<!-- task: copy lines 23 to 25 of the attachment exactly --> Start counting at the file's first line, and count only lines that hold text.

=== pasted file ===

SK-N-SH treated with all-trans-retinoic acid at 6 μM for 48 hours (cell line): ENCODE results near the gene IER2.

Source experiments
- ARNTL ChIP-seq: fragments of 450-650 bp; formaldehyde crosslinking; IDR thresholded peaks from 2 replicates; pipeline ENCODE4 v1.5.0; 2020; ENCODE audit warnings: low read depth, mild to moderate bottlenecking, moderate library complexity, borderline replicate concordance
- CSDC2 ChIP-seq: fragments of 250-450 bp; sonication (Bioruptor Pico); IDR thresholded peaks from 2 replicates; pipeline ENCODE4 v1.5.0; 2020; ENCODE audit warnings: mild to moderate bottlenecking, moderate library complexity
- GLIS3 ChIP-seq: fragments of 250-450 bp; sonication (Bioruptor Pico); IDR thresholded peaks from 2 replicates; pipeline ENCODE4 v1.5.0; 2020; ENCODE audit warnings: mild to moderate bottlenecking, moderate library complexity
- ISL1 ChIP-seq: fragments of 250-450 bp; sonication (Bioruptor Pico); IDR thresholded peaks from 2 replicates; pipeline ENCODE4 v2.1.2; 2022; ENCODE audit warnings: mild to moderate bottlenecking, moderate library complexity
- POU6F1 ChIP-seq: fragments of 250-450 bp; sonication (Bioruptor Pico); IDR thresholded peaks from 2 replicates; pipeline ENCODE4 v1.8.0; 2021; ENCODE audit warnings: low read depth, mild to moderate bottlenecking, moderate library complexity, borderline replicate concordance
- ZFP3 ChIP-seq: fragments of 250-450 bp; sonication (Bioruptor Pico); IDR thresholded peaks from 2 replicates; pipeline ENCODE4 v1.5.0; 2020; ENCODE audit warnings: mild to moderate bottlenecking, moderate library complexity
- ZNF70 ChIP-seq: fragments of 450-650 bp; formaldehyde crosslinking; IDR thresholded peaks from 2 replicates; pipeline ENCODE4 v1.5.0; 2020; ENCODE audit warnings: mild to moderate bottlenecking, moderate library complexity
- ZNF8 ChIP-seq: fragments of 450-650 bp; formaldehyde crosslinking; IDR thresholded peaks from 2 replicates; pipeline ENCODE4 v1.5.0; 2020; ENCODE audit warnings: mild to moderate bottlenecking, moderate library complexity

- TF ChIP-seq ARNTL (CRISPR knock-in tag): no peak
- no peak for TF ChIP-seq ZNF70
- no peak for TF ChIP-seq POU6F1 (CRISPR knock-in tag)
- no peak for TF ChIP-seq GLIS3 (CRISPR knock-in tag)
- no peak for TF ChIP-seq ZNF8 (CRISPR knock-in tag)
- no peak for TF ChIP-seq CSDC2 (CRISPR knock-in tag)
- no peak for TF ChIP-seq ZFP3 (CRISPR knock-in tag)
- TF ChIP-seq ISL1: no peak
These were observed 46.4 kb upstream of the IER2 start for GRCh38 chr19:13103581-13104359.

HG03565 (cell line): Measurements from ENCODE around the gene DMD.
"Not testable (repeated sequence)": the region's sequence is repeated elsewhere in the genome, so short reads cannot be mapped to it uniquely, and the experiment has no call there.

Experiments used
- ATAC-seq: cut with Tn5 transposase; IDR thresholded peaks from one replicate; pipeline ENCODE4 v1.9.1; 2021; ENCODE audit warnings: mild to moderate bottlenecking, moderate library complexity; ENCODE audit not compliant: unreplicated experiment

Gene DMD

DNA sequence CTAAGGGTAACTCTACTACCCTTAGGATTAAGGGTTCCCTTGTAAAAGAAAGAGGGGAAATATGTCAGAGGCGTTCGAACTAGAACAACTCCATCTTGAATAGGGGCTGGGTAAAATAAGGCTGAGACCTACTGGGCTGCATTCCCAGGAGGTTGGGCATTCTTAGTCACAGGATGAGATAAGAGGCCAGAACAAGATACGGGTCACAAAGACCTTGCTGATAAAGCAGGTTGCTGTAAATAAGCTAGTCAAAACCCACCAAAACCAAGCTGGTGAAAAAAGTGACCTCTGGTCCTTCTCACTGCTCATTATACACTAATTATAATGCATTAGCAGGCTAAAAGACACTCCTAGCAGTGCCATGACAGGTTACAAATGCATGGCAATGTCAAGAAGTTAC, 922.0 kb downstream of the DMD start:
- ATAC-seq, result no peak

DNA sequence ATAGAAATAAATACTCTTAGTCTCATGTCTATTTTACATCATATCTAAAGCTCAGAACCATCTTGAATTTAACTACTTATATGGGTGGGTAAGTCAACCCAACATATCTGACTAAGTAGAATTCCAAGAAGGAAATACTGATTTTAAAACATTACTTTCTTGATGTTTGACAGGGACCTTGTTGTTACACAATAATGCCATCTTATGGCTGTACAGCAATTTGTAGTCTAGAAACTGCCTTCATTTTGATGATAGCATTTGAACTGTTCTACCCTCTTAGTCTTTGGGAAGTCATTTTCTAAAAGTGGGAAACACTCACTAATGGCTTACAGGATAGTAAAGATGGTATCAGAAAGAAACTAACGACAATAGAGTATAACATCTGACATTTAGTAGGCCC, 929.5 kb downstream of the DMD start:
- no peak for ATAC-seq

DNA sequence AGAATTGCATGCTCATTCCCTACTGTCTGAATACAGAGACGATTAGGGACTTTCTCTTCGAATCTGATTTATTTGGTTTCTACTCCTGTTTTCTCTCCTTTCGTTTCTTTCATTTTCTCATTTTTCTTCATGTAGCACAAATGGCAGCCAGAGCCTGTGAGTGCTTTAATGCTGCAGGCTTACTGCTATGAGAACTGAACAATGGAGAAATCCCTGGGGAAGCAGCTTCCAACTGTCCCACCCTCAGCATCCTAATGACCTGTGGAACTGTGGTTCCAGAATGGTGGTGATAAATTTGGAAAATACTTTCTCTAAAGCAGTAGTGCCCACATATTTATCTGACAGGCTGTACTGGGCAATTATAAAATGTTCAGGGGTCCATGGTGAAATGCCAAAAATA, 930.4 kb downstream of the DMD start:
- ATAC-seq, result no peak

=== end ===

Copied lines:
- ATAC-seq: cut with Tn5 transposase; IDR thresholded peaks from one replicate; pipeline ENCODE4 v1.9.1; 2021; ENCODE audit warnings: mild to moderate bottlenecking, moderate library complexity; ENCODE audit not compliant: unreplicated experiment

Gene DMD

DNA sequence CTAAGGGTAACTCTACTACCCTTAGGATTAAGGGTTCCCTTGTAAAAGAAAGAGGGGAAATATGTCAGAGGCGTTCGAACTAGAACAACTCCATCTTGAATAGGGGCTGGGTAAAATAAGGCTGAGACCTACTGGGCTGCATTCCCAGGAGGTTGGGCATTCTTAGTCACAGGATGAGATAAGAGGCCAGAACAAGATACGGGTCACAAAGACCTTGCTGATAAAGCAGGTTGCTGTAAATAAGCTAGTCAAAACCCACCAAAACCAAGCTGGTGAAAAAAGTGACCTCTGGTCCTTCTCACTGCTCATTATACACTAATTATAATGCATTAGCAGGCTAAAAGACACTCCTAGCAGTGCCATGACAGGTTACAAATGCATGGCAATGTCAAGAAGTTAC, 922.0 kb downstream of the DMD start: